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Amazing Thailand | Music Tech Magazine

Reviewer: Nigel Lord | Rating: 8 out of 10 Back to Amazing Thailand product details

There's a tedious 'worthiness' about much world music which tends to restrict crossover projects to musicians with the right credentials. It seems that you're not allowed to dabble in the music of other cultures unless you can boast complete mastery of one or more instruments from your own.

If this isn't a rule you feel bound by, you may be interested in a range of sample CDs by the Japanese company Discovery Firm; part of its Ethnic Sound Library series. The first, Amazing Thailand, offers a varied cross-section of instruments - percussion, string and wind - together with male and female vocals and a selection of ambient sounds such as streets, airports, cafes and even Royal palaces (wonder if Charles and Camilla would consider... nah, forget it).

The tuning of some of the acoustic instruments may seem slightly chaotic to Western ears and you could use various pitch correction techniques to address this, but you'd almost certainly lose something of the essential character of the instruments if you did. It's far better to create the kind of music into which sounds from this fascinating collection would comfortably fit. That's what real crossover music is about.

The second CD in the series could hardly be more remote from Thailand - either geographically or culturally. As its name suggests, Bom dia Brazil comes from a part of the world where rhythm is very much the backdrop to everyday life.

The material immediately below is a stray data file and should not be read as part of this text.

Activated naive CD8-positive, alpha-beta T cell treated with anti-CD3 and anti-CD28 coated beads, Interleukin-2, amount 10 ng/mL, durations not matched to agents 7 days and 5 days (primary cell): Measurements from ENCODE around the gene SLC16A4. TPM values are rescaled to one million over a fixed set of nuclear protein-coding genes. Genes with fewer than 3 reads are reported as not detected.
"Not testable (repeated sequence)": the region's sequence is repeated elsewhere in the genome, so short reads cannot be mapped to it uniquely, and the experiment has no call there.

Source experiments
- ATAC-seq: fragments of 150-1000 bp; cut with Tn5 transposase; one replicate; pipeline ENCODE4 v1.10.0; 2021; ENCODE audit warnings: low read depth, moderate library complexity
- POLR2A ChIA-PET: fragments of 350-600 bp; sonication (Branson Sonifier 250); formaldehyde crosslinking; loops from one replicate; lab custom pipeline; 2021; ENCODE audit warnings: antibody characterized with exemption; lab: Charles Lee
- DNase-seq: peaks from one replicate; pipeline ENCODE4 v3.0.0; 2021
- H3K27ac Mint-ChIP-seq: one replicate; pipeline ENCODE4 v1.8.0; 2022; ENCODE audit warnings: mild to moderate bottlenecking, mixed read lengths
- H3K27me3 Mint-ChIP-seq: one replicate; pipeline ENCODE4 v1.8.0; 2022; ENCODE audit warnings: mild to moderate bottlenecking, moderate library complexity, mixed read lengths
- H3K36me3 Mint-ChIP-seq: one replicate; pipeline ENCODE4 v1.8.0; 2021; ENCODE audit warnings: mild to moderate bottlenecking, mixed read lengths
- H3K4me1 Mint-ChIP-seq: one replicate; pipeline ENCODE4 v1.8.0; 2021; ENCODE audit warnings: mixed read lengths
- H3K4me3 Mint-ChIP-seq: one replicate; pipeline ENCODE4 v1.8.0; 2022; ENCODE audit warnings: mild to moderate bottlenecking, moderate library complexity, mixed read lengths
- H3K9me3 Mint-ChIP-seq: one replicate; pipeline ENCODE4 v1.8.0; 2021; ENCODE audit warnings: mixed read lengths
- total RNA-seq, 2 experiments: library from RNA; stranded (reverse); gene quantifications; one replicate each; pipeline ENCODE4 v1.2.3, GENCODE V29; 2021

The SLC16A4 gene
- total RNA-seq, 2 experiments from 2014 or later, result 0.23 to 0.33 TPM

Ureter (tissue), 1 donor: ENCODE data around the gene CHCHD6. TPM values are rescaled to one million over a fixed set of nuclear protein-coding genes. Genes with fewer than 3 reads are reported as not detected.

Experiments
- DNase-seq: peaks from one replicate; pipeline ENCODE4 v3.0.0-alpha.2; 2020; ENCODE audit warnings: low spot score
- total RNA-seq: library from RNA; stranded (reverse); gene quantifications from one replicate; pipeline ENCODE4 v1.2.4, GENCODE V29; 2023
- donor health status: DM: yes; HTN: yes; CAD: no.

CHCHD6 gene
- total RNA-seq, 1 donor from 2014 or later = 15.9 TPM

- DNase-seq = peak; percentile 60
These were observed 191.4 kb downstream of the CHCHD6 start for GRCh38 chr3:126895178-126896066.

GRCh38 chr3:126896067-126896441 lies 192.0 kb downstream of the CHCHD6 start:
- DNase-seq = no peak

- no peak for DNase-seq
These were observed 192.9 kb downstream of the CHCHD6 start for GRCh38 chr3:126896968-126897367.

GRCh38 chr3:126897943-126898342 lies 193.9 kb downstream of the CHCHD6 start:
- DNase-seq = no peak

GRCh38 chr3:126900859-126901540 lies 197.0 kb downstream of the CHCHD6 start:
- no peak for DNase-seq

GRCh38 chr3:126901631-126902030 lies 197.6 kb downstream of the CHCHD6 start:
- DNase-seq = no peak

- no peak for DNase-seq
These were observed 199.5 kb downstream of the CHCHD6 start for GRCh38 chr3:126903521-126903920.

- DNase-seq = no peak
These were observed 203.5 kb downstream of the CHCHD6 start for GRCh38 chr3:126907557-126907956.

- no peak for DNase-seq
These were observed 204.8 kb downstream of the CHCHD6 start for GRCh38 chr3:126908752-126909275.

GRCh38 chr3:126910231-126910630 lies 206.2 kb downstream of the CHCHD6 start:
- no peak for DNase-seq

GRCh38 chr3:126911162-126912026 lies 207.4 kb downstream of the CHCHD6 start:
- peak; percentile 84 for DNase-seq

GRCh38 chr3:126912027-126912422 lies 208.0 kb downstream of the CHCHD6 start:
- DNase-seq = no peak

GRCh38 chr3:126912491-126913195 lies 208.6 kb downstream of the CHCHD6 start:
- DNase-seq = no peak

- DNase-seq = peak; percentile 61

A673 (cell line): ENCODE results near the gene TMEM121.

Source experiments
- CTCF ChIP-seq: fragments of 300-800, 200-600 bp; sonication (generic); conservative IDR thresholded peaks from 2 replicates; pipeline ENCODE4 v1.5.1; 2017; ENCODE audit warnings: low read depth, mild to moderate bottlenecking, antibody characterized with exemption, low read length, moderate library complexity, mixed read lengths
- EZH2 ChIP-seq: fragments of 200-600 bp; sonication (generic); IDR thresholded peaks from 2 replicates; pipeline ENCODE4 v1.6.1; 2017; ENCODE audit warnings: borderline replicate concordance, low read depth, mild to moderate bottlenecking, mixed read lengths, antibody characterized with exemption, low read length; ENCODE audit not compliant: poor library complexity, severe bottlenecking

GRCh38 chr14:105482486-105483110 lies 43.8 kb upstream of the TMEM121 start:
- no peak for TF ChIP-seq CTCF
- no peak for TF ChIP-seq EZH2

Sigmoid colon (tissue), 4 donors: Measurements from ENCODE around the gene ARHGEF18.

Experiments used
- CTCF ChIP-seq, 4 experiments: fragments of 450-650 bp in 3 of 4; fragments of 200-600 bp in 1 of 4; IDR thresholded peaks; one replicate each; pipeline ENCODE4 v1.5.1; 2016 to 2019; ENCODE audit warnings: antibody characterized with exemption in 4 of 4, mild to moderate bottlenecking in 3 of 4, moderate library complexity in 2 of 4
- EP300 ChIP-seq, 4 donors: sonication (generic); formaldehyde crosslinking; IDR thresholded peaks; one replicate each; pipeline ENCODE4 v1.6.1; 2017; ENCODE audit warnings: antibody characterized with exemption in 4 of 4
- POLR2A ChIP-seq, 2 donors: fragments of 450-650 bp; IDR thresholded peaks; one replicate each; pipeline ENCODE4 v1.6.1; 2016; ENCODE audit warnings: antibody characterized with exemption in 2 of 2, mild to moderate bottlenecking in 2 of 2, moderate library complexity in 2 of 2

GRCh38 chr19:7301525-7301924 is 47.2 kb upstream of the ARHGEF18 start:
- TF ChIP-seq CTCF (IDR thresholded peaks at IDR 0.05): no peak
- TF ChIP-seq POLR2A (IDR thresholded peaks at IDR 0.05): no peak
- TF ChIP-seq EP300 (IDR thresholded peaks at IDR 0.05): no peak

Billed as a 'collection of Brazilian traditional sounds' the recordings were made entirely in Brazil by local musicians playing traditional instruments - or as traditional as instruments get in Brazil. The fact is, like many other parts of the world (but particularly South America and Africa), a tremendous cross-fertilisation of cultures has taken place over the past few decades both in terms of musical styles and the instruments on which they are played.

Bom dia Brazil includes samples of authentic Brazilian instruments such as the repenique, caxixi, recoreco, surdo and the agogo bells. Alongside them, however, are African talking drums, congas (from Cuba) and Nigerian udu clay drums.

All these instruments - and more - have established themselves within Brazil's dominant samba culture. Not that samba is the only Brazilian rhythm: as this collection reveals, others - such as the baior and maracatu - are, in their own way, just as compelling.

It's easy to descend into the language of the travelogue when discussing ethnic music and, in truth, there's an element of this in these sample collections. But if you're looking for authentic sounds you won't find these CDs easy to improve upon. The range isn't particularly broad, but both have a rawness and honesty to them which is very appealing.

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